LONDON (Reuters) - Britain’s top share index fell sharply late on Friday as U.S. stocks dropped, taking the shine off May’s gains.
The FTSE 100 index .FTSE had fallen 56.49 points, or 0.8 percent at 6,984.43 by the close. The majority of the decline came in the last half hour of trade.
Traders said the volatility was caused by end-of-month positioning heading into the weekend, with investors nervous over developments in Greece’s talks with international lenders.
Euro zone officials suggested a deal was far from imminent, despite Greek hopes that a deal would be struck by Sunday. [.EU]
“It appears that the sell-off is simply a culmination of factors including month-end profit taking and rising concerns over the Greek debt situation,” Tony Cross, market analyst at Trustnet Direct, said in a note.
“There had been talk of a resolution being reached over the weekend but traders seem to be bracing themselves for disappointment come Monday morning.”
Selling on Wall Street also put pressure on the FTSE. U.S. stocks fell after data showed the U.S. economy shrunk in the first quarter and corporate profits declined the most in a year.
The slump left the FTSE 100 up just 0.3 percent this month.
The index has rallied 2.6 percent since lows hit on May 7, boosted by a Conservative election victory that investors said removed uncertainties over regulation and the economy.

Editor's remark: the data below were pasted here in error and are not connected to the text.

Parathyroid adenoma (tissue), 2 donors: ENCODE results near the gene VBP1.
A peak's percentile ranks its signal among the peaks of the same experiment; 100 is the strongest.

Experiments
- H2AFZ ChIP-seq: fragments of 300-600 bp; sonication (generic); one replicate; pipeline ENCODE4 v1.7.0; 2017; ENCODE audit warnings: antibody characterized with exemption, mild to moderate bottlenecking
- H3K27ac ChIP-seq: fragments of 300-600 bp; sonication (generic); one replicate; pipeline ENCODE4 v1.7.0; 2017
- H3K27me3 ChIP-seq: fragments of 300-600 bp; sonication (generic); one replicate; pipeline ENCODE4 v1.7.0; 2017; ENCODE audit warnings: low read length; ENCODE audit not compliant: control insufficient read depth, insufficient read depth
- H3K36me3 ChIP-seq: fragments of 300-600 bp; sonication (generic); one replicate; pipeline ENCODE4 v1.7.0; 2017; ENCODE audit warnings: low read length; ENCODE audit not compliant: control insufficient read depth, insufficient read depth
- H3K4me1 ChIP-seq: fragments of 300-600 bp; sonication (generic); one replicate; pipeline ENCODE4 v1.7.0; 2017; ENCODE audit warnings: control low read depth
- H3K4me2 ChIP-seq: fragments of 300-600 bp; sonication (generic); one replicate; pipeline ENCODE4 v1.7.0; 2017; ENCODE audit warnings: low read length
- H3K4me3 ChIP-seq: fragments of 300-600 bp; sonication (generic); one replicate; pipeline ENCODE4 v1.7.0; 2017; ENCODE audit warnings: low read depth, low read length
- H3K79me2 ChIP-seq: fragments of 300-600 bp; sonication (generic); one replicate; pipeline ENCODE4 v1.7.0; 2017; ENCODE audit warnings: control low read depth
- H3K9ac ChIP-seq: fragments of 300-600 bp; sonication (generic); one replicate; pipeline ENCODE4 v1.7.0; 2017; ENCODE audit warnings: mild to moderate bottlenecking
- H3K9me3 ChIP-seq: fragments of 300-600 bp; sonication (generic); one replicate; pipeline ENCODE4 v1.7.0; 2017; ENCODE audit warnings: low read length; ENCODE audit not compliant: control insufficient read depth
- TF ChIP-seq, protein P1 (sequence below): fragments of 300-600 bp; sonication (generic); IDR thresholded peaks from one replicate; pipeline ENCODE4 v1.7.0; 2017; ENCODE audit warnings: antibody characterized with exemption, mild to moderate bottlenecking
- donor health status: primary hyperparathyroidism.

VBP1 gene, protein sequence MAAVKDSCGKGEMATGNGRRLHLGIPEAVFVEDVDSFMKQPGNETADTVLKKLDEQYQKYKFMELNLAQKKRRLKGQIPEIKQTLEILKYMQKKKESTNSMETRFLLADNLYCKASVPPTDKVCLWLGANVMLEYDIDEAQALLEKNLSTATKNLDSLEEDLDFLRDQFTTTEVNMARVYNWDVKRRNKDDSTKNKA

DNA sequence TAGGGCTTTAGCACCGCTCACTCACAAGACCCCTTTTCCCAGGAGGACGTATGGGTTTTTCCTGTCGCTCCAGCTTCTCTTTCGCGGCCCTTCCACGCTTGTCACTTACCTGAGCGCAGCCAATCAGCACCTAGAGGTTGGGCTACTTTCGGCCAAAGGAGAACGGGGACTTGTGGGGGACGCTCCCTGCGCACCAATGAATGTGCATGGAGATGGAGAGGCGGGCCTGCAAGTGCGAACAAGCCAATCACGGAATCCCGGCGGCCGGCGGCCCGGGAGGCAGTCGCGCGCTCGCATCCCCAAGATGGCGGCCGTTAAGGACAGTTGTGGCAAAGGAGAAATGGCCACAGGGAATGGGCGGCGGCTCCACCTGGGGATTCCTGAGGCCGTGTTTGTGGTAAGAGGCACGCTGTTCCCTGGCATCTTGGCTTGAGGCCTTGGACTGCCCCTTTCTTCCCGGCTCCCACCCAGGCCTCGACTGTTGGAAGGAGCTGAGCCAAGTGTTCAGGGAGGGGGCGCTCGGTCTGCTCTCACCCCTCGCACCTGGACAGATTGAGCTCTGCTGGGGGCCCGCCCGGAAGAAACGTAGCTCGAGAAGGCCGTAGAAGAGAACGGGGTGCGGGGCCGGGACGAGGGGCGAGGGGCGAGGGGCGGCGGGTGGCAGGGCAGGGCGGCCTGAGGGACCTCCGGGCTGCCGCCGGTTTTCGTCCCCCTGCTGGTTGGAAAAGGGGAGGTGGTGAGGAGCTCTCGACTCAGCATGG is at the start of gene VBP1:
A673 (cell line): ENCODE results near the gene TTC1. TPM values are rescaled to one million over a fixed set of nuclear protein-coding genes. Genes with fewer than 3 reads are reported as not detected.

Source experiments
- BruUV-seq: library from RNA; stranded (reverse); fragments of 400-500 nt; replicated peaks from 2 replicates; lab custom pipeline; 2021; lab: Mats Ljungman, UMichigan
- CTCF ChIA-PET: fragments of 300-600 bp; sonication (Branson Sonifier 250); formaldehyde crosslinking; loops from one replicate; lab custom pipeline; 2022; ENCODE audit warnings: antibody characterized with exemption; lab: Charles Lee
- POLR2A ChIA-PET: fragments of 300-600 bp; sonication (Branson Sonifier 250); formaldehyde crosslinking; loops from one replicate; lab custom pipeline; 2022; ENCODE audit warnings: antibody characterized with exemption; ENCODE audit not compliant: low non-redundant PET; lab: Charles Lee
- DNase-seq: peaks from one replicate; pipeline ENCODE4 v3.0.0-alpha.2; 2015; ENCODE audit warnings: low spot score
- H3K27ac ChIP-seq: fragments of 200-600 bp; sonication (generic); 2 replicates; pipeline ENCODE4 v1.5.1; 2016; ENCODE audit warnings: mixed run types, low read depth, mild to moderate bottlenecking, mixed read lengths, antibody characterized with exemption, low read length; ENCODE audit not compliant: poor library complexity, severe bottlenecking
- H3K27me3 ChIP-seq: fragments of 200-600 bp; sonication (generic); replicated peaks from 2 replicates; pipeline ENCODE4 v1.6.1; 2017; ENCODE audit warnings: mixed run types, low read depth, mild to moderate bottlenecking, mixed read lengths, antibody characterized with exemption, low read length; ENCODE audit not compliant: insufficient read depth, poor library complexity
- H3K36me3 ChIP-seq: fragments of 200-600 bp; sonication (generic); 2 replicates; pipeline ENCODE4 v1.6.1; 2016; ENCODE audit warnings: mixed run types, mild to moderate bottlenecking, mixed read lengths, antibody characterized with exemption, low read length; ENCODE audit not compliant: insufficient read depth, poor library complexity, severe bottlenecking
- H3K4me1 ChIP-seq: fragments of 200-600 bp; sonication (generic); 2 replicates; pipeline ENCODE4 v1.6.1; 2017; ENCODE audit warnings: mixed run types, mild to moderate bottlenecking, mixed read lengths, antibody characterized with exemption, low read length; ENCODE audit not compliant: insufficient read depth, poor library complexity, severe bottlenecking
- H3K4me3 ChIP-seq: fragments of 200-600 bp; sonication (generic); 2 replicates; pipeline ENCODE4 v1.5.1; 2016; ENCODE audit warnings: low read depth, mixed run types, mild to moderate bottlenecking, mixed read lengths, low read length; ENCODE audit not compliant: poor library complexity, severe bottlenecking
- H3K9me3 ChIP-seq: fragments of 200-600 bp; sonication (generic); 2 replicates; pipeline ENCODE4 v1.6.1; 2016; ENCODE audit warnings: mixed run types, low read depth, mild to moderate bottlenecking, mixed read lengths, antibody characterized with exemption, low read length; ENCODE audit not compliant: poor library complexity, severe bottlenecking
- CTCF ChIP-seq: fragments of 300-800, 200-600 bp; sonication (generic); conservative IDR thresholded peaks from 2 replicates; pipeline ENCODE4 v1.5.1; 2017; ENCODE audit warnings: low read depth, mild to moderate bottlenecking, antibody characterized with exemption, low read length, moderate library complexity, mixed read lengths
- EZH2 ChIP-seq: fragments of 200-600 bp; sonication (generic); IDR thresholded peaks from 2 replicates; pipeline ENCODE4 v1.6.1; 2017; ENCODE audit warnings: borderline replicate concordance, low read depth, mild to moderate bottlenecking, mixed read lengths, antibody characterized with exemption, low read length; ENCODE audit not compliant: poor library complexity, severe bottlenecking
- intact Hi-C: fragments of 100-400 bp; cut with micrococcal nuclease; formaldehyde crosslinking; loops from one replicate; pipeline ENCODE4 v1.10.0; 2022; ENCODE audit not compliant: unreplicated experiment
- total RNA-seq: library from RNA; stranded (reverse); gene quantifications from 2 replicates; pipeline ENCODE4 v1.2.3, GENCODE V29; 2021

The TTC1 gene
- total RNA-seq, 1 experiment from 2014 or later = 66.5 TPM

However, British investors slashed their equity holdings to near a three-year low in May, wary of being too exposed to record-high stocks and instead opting for the relative safety of bonds, a Reuters poll has found.
Consumer staple stocks fell, trimming 14.4 points off the FTSE 100, with traders saying a weak consumer confidence survey had dampened sentiment.
A survey from market research company GfK showed optimism about the British economic situation over the next 12 months fell to its lowest level since January. Britons also become less upbeat about their personal financial prospects.
Bucking the trend, Associated British Foods ABF.L, owner of British Sugar and budget fashion retailer Primark, rose 2.6 percent to 3,028 pence.
Traders attributed the rise to Goldman Sachs lifting its rating on the share to “buy” from “sell” and increasing its price target to 3,120 pence from 2,755 pence.
“Our analysis of the U.S. market suggests that Primark’s launch (due in autumn 2015) will be a success,” Goldman Sachs said in a note.
Weir Group WEIR.L was among top gainers, up 2.4 percent after Credit Suisse raised its target price on the stock and maintained its "outperform" rating.
Editing by Larry King
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